Sally Murphy has the Poetry Friday Roundup this week – hop, skip, or jump on over (under?) to beautiful Australia for more poetry surprises.
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Poetry Friday - A Few Haiku



Greetings, Poetry Lovers!

I hope you had a chance to see the Super-Blue-Blood Moon this week. We were blessed with clear skies. Not the clearest of plans, though, as we mis-read moonrise time for Tuesday night and didn't get in place for proper gawking until the moon had been comfortably released from the horizon. Also, I got up early Wednesday expecting to see the blood moon - brilliant white greeted me, and then I read that the eclipse wouldn't be visible in our corner of the world this time around.

Still, the owls were lively and it was a brilliant way to start the day. No wonder centuries of haiku poets have written about their experiences "moon-gazing."

I don't have moon poems today, but here are a couple more of my haiku published in journals in the fall, and another which just came out (on the first page, even!) in bottle rockets.



longest day
she spells out the words
in the diagnosis


Modern Haiku 48:3, Autumn 2017



empty window
the last of her fur
in the lint trap


Frogpond 40:3, Autumn 2017



bus stop
the hard places
where she sleeps


bottle rockets #38, 2018


Thanks for coming by! For all kinds of poetry that will surely illuminate your weekend, visit our wonderful Donna at Mainely Write. (She also has an inspirational moon post from Wednesday/Thurs., Jan. 31, if you'd like some spiritual moon-swooning!)
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Poetry Friday - ISSA's Seasonal Haiku - on Mini Cards!



Greetings, Poetry Lovers!

I hope your year is off to a good start. With the turn of the calendar, I got inspired to create some mini haiku cards - one for each season. Each card features a poem by haiku master Kobayashi Issa (1763-1828), translated by Dr. David G. Lanoue. (Hint - need to peruse Issa's seasonal haiku? Just go to David's HaikuGuy.com, find the Kobayashi Issa website page, and type in the season - or any subject - you're looking for, and you'll be rewarded with relevant results from David's 10,000-plus translations! You can also learn how to sign up for "Daily Issa" - a haiku each day in your inbox. I love these and I know some of you are seasoned fans, too.)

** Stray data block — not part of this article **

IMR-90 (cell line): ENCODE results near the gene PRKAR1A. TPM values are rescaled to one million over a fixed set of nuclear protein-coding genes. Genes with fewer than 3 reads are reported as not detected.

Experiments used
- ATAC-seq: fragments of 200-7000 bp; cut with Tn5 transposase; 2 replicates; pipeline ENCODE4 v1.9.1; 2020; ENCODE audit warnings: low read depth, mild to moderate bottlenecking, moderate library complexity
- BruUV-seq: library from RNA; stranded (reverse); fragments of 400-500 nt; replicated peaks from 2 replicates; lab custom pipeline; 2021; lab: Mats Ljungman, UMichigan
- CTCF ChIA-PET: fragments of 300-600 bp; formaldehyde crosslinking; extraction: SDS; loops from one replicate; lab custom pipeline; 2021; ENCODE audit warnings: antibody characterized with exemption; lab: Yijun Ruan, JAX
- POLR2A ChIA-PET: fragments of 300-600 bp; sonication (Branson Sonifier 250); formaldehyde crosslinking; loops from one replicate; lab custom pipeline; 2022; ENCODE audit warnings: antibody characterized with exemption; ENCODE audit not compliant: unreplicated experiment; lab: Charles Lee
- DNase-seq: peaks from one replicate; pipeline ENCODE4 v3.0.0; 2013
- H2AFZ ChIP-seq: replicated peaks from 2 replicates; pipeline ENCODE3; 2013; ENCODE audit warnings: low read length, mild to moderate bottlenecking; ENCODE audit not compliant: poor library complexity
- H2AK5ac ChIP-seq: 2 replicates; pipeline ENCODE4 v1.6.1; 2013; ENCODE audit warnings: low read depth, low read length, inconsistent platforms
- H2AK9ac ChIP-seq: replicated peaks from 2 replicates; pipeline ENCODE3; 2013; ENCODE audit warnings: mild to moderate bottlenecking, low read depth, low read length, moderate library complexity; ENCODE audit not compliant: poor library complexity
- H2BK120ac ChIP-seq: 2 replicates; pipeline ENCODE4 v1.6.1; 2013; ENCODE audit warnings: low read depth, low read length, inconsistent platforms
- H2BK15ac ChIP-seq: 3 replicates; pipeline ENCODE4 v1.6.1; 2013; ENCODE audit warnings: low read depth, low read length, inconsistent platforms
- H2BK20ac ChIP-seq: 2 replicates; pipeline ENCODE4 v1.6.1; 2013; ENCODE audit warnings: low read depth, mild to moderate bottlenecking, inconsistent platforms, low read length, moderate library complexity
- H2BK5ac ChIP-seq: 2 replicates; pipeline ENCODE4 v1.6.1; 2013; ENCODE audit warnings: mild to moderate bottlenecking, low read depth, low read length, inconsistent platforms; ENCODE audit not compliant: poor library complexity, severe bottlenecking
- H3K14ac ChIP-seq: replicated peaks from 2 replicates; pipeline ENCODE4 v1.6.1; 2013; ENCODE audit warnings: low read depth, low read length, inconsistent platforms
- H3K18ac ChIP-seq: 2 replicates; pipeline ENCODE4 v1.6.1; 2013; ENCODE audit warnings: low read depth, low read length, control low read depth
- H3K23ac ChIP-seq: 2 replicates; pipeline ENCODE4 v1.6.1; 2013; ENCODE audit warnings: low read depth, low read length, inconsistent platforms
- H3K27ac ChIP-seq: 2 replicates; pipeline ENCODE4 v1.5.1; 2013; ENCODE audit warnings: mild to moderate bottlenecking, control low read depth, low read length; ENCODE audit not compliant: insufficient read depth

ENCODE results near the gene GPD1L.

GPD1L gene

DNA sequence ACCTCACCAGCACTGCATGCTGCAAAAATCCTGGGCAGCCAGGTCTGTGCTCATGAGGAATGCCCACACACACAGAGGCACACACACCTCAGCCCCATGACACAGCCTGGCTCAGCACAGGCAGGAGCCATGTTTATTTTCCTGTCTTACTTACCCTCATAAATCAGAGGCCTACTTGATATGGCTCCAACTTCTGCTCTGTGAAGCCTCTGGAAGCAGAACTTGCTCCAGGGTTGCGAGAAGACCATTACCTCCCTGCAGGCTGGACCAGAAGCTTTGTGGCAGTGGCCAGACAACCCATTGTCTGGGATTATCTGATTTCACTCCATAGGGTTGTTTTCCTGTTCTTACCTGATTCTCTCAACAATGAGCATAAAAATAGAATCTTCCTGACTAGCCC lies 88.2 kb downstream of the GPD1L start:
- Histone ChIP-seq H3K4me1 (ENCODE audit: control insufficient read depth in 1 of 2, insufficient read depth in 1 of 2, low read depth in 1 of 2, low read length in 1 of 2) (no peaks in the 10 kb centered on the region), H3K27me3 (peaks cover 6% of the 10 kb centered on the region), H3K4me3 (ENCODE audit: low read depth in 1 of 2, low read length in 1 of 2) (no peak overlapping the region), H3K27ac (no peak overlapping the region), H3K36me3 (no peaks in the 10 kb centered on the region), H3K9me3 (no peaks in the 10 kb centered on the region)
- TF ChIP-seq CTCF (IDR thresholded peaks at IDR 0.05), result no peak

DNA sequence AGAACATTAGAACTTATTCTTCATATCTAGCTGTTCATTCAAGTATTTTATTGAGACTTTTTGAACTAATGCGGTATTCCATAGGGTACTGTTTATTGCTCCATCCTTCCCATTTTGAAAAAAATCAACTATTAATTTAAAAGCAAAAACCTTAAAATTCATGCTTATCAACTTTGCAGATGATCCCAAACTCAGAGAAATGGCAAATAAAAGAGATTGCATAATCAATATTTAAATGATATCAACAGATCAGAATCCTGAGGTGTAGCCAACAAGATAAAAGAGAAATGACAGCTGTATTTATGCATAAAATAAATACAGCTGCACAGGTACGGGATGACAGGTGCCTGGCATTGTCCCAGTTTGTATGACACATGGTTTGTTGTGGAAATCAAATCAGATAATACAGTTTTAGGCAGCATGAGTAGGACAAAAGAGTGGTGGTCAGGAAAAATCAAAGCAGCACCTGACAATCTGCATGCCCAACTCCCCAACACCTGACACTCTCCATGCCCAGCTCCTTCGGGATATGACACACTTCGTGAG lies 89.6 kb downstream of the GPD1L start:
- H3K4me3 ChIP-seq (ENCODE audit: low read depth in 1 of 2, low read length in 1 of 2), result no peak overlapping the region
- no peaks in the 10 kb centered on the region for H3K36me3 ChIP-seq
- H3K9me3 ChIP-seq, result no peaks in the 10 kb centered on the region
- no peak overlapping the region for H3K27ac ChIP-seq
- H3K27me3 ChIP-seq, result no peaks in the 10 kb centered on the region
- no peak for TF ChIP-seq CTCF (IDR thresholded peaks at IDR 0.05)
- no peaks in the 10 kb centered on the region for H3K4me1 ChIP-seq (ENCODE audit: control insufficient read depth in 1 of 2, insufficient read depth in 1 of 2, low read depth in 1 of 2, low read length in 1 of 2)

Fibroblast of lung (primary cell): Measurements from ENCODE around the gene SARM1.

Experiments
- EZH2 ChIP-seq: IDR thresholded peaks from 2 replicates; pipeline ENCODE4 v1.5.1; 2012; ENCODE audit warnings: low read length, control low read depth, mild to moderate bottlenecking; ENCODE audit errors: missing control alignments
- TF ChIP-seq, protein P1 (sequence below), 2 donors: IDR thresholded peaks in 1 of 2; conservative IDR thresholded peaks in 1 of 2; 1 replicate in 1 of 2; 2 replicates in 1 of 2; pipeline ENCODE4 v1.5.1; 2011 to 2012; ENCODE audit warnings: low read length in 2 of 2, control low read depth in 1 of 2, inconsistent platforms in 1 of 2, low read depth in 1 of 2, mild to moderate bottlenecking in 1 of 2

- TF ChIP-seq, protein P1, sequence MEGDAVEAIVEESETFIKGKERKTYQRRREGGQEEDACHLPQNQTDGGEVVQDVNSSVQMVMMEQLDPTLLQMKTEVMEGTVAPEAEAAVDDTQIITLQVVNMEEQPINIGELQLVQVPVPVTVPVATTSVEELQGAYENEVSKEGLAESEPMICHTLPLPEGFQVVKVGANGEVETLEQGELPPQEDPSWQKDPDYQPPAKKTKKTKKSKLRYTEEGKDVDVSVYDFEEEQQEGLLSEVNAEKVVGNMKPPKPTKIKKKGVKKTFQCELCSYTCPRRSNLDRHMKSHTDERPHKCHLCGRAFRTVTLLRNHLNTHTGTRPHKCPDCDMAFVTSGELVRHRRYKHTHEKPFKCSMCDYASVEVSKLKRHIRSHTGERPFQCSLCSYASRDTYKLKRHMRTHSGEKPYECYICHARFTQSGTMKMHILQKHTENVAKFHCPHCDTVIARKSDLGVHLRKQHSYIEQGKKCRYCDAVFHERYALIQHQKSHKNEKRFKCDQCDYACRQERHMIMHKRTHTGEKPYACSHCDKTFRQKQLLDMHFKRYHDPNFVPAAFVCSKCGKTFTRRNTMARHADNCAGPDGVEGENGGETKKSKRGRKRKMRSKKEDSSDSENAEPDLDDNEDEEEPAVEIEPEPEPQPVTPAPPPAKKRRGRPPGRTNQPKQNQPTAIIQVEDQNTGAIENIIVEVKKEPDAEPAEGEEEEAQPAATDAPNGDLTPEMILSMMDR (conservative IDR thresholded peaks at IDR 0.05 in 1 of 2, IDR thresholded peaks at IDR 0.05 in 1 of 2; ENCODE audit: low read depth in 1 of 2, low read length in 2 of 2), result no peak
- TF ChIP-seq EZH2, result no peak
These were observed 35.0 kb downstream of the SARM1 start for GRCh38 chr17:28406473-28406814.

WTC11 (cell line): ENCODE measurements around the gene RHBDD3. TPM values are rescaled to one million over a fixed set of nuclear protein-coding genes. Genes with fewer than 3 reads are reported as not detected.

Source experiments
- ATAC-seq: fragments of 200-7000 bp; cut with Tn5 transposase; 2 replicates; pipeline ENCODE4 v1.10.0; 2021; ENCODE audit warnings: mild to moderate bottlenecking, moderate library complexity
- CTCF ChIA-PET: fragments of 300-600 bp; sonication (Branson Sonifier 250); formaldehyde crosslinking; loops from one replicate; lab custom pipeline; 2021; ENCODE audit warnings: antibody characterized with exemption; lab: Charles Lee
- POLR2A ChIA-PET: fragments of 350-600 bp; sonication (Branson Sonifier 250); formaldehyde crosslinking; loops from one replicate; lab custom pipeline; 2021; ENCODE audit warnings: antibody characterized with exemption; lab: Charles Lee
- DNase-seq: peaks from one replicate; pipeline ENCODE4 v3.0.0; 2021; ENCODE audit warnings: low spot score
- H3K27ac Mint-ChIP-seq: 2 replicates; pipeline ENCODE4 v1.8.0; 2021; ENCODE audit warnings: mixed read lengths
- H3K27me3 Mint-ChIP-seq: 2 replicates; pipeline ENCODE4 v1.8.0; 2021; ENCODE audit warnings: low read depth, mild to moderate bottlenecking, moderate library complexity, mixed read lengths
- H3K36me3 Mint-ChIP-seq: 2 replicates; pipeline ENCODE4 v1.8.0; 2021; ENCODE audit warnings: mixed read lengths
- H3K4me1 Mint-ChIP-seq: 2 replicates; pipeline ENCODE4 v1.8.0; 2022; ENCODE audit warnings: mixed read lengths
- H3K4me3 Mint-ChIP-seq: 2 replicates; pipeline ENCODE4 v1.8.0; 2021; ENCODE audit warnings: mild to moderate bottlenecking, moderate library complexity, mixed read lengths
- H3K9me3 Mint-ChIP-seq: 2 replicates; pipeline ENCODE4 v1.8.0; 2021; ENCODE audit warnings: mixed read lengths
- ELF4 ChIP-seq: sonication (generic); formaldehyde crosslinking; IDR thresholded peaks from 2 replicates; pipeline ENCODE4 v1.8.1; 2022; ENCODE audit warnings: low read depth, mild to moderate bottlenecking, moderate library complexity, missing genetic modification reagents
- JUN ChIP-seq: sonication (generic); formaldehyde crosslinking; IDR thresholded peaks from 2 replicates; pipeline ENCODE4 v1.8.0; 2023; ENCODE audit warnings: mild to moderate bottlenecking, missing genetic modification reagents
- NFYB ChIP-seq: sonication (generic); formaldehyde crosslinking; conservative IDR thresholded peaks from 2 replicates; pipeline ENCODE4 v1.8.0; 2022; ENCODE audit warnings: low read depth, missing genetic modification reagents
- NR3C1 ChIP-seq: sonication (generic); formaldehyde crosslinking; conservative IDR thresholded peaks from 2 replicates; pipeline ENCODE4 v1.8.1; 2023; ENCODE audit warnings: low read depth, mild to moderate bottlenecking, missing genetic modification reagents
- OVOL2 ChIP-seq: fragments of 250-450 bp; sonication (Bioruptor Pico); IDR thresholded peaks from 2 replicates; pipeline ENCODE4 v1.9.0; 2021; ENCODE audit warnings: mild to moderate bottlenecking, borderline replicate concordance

Here are the haiku I selected to feature on the cards. Let's start with spring,which, if I understand the Japanese calendar in Issa's time correctly, would be just a week or two away right now and which would herald a new year.


the mountain sunset
within my grasp ...
spring butterfly


summer mountain -
with each step more
of the sea


from leaf to leaf
tumbling down ...
autumn dew


first winter rain -
the world fills up
with haiku



Poems by Kobayashi Issa, translated by David G. Lanoue. Used with permission.


For the cards, I lettered each haiku in an italic hand. Then I scanned an antique map (Rand, McNally & Co.'s Map of the World, from an 1885 Business Atlas) into Photoshop as a background, making sure Japan was included in the small section. I digitally adjusted colors to suggest each season - pink for spring (cherry blossoms, after all!), green for summer, browns for fall, and an icy blue for winter. The back of each card is the same, acknowledging Issa as poet and David as translator. I had the designs commercially printed onto 2-inch by 3 1/2-inch cards with gloss coating on the fronts.

I'm making these available in little gift bags with one of each card, or for sale as individual designs. This week I tucked a little bag into a friend's birthday card before mailing! And, well, there's Valentine's Day coming up... click here if you'd like to see these in my Etsy shop.

And be sure to click over to Beyond Literacy Link, where the lovely and tireless Carol has this week's Roundup. She has a call to participate in her Winter Wonderland Gallery, too - check it out for lots of cozy company in poetry and art!